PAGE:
Isotopes are atoms of the same element that have different masses due to differences in the number of neutrons they contain. Many isotopes are stable, meaning that they are not subject to radioactive decay, but many more are radioactive. The latter, also known as radioisotopes, play a significant role in modern life. Carbon-14, for instance, is used for estimating the age of objects within a relatively recent span of time—up to about 5,000 years—whereas geologists and other scientists use uranium-238 to date minerals of an age on a scale with that of the Earth. Concerns over nuclear power and nuclear weapons testing in the atmosphere have heightened awareness of the dangers posed by certain kinds of radioactive isotopes, which can indeed be hazardous to human life. However, the reality is that people are subjected to considerably more radiation from non-nuclear sources.
HOW IT WORKS
ATOMS AND ELEMENTS
The elements are substances that cannot be broken down into other matter by chemical means, and an atom is the fundamental particle in an element. As of 2001, there were 112 known elements, 88 of which occur in nature; the rest were created in laboratories. Due to their high levels of radioactivity, they exist only for extremely short periods of time. Whatever the number of elements—and obviously that number will increase over time, as new elements are synthesized—the same number of basic atomic structures exists in the universe.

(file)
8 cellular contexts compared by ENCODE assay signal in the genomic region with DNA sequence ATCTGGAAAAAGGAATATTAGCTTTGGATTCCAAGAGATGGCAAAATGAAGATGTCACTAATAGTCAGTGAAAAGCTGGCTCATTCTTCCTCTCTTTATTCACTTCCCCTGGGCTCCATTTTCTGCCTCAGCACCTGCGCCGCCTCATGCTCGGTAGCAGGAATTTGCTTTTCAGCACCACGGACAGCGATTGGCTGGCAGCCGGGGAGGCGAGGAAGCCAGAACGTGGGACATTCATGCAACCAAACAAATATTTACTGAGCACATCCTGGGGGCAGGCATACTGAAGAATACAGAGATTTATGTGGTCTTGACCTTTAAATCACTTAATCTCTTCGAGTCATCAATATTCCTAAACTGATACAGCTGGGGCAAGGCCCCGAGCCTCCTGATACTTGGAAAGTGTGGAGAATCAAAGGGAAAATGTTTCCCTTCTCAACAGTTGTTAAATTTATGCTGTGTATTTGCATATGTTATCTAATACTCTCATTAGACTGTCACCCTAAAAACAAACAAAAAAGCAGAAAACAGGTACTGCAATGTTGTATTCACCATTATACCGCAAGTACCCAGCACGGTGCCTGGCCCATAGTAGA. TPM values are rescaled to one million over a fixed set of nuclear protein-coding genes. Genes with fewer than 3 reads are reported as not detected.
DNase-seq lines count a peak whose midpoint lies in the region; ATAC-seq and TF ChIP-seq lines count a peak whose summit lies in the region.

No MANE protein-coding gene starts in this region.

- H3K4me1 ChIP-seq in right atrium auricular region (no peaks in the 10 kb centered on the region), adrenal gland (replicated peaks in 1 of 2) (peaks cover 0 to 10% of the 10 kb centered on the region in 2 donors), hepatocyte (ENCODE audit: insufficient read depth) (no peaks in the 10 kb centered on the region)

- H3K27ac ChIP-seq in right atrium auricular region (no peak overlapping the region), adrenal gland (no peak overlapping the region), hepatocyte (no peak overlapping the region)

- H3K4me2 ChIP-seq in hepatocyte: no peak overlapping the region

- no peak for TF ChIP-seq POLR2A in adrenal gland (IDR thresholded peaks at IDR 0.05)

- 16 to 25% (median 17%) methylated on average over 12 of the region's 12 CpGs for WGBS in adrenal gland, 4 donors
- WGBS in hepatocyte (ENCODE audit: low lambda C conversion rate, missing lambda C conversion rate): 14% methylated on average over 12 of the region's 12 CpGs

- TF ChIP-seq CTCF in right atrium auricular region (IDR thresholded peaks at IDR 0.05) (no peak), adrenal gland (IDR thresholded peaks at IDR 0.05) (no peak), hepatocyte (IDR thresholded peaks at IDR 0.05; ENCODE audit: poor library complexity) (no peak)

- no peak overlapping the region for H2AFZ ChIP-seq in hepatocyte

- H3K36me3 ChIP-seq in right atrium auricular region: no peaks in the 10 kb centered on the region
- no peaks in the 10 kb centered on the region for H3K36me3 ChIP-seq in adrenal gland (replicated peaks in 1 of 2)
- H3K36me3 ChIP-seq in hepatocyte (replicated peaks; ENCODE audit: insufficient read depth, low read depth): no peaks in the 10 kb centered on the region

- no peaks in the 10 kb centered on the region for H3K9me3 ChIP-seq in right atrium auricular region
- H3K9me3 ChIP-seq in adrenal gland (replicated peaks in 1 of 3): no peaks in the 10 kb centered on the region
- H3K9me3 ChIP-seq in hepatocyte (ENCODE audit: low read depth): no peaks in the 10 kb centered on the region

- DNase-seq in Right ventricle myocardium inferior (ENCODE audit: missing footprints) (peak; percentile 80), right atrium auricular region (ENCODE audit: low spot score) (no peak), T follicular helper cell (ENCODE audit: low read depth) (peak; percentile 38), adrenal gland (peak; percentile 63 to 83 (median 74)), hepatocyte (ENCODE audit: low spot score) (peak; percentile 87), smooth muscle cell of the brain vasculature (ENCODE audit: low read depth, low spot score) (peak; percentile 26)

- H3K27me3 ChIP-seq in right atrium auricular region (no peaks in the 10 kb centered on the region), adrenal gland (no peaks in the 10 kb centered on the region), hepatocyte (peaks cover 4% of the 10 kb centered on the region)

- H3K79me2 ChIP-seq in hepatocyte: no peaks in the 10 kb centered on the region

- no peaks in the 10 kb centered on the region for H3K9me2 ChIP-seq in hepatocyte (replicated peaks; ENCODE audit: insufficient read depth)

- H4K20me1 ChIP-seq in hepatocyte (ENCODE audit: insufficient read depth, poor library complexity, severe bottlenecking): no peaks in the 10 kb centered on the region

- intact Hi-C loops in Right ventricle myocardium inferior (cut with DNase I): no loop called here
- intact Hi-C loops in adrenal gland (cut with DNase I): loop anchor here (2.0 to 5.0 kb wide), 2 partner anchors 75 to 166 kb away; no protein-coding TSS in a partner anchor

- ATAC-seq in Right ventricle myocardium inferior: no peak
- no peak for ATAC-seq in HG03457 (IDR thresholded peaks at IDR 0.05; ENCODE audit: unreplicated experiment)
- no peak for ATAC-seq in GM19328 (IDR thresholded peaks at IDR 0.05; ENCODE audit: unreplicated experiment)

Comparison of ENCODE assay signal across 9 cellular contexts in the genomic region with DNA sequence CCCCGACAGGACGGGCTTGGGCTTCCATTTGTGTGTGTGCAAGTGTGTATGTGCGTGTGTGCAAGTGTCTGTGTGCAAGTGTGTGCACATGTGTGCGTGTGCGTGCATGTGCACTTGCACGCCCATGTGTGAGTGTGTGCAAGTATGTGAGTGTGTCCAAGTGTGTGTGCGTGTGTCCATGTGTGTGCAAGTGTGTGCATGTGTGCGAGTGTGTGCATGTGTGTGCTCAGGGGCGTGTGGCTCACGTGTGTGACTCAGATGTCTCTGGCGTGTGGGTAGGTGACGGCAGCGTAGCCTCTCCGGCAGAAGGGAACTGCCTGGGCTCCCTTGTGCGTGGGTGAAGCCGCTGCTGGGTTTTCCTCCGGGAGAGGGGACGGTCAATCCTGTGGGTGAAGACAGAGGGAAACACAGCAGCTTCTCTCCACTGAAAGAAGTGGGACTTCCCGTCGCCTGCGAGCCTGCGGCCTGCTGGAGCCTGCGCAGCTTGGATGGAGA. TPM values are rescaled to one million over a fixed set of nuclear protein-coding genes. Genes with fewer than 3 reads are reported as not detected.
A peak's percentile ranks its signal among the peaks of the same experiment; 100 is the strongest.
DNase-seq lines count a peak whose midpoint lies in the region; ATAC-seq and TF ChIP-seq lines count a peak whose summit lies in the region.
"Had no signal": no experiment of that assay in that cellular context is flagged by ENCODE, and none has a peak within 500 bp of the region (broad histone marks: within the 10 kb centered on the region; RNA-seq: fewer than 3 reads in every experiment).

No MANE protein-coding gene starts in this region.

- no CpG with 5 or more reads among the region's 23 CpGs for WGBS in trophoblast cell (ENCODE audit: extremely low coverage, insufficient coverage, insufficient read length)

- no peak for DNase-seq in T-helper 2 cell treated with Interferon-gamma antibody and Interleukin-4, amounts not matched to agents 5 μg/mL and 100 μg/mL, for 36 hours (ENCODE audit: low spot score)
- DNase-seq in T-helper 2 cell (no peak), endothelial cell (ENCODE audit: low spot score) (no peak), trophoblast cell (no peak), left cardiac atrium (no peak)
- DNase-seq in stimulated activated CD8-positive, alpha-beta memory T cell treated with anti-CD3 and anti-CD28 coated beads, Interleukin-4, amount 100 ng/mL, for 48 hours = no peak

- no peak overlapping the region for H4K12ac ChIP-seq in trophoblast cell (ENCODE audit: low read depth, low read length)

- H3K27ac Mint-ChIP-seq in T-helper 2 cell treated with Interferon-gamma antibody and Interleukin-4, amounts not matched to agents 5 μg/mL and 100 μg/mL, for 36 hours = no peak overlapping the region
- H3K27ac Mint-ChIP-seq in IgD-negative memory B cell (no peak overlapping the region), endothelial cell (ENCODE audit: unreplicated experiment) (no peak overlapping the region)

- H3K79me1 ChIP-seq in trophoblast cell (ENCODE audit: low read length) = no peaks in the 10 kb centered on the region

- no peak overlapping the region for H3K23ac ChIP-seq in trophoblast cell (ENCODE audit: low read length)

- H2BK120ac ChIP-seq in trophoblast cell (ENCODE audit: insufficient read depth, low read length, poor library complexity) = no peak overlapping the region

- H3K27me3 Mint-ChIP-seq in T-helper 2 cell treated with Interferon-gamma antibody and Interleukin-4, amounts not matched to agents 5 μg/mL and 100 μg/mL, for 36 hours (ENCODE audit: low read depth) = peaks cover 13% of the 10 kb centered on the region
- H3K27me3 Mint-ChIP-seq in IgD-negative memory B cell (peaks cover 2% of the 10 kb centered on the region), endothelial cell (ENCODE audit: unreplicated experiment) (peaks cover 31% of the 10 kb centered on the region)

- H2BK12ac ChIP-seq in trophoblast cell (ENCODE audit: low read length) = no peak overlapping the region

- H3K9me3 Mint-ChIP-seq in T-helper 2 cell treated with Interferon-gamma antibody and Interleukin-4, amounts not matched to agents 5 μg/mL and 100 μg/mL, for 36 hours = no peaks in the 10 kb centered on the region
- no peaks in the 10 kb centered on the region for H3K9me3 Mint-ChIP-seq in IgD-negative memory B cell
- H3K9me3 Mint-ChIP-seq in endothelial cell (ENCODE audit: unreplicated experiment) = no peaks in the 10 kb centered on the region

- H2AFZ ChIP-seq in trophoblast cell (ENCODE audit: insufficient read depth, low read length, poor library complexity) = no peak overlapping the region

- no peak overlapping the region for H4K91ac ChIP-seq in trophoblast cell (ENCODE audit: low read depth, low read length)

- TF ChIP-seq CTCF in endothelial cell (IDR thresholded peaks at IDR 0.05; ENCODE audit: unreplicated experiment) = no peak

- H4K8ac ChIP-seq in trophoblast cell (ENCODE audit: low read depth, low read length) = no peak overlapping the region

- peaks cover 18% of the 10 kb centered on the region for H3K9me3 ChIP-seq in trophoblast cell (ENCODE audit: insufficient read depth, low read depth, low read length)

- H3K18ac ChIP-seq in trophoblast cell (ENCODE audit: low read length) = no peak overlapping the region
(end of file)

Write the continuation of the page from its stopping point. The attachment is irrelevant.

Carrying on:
What distinguishes one element from another is the number of protons, subatomic particles with a positive electric charge, in the nucleus, or center, of the atom. The number of protons, whatever it may be, is unique to an element. Thus if an atom has one proton, it is an atom of hydrogen, because hydrogen has an atomic number of 1, as shown on the periodic table of elements. If an atom has 109 protons, on the other hand, it is meitnerium. (Meitnerium, synthesized at a German laboratory in 1982, is the last element on the periodic table to have been assigned a name as of 2001.)
The nucleus and electrons
Together with protons in the nucleus are neutrons, which exert no charge. The discovery of these particles, integral to the formation of isotopes, is discussed below. The nucleus, with a diameter about 1/10,000 that of the atom itself, makes up only a tiny portion of the atom’s volume, but the vast majority of its mass. Thus a change in the mass of a nucleus, as occurs when an isotope is formed, is reflected by a noticeable change in the mass of the atom itself.